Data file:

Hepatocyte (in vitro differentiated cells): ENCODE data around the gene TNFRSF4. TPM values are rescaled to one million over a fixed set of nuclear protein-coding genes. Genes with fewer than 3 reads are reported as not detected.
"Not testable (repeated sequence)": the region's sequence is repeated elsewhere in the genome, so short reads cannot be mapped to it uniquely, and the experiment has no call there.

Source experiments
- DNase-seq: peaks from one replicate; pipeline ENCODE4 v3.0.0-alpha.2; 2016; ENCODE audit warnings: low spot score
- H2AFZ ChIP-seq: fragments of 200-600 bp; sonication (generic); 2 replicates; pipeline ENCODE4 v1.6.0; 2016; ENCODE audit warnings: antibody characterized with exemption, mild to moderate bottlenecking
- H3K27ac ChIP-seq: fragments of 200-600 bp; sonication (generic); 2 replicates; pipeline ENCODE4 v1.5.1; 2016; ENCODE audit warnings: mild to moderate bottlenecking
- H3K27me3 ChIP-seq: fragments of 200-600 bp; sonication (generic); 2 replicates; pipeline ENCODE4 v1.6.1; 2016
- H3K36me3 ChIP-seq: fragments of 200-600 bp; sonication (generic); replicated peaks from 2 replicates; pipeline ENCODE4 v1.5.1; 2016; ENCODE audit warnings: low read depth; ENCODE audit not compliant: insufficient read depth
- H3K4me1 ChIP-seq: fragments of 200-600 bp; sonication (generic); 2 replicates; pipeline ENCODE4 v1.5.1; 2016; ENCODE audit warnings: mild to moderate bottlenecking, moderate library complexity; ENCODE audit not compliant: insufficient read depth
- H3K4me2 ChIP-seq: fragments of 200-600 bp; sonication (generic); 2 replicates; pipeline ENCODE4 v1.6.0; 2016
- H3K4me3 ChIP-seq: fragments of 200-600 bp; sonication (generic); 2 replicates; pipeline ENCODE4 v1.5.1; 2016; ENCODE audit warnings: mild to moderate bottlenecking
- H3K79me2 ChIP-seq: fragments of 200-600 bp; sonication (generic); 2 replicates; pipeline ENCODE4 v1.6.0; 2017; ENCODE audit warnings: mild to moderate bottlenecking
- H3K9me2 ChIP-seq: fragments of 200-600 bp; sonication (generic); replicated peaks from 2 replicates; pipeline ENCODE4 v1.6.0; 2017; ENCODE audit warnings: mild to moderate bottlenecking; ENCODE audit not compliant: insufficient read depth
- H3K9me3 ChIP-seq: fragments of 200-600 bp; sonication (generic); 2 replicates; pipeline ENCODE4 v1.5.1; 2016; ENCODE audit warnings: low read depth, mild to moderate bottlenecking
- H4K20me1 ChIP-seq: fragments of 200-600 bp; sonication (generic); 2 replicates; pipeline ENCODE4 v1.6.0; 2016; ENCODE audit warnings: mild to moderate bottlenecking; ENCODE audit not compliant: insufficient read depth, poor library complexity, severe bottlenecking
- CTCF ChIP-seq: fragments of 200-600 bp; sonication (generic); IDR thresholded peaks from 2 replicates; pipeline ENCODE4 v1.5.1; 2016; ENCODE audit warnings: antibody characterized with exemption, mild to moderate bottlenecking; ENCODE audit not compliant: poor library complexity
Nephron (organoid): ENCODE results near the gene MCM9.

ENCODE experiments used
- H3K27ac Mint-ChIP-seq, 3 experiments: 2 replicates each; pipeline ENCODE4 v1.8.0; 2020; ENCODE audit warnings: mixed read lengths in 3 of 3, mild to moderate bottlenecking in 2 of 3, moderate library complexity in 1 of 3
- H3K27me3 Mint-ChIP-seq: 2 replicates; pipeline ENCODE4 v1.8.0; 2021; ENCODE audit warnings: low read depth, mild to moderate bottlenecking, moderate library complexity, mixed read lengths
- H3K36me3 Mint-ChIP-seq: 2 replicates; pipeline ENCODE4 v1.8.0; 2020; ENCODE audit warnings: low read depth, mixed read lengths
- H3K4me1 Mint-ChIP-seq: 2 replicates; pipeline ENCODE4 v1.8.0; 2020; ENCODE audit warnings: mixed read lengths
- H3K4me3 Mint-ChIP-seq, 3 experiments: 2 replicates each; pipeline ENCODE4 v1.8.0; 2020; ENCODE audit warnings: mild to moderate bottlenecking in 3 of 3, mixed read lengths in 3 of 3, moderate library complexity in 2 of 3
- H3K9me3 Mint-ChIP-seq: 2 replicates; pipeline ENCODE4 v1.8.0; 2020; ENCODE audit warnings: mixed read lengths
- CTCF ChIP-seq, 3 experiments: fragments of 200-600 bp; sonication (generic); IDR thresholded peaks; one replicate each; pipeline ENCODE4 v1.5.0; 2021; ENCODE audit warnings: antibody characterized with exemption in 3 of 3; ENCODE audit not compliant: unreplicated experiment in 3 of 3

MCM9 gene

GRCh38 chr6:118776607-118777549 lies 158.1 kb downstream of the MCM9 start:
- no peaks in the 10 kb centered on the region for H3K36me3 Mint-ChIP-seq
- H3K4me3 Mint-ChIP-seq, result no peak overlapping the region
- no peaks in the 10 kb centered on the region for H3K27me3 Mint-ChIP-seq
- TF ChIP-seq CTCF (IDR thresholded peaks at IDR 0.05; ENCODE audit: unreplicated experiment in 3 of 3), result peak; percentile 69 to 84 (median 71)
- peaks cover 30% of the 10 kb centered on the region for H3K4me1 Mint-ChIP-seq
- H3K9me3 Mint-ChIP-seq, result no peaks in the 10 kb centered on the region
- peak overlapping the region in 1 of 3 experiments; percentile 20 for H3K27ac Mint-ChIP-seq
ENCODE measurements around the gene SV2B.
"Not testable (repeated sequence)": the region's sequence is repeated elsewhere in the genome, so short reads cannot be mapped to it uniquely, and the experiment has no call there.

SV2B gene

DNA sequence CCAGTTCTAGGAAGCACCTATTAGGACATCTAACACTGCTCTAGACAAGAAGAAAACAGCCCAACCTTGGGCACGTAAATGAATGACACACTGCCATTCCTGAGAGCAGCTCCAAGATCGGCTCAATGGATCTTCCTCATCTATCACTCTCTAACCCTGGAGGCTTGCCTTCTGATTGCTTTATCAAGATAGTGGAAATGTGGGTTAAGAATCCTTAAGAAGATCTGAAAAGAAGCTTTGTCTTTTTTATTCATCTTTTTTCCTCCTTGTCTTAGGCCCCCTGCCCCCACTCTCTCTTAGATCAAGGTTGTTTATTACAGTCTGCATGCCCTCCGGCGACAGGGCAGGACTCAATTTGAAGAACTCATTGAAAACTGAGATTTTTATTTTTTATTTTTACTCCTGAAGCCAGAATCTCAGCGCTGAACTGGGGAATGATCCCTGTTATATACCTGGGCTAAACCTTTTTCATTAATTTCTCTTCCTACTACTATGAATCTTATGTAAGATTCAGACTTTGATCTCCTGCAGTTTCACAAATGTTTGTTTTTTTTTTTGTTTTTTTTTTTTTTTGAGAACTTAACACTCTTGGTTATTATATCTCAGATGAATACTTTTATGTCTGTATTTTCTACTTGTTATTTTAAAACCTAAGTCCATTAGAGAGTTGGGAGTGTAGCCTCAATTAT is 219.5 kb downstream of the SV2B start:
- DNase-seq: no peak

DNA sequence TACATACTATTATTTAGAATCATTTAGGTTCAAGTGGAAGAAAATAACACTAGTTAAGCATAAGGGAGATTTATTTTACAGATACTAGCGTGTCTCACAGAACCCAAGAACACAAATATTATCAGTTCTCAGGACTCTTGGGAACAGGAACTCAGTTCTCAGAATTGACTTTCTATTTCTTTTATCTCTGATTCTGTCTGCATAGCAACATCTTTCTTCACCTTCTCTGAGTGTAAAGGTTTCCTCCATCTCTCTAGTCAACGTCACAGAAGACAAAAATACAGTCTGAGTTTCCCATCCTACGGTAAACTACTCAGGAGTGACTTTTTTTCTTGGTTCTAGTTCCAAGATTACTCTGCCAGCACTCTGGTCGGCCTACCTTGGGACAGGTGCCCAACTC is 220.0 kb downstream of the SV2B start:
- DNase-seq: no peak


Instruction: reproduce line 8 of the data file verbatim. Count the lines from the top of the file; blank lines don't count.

- H3K36me3 ChIP-seq: fragments of 200-600 bp; sonication (generic); replicated peaks from 2 replicates; pipeline ENCODE4 v1.5.1; 2016; ENCODE audit warnings: low read depth; ENCODE audit not compliant: insufficient read depth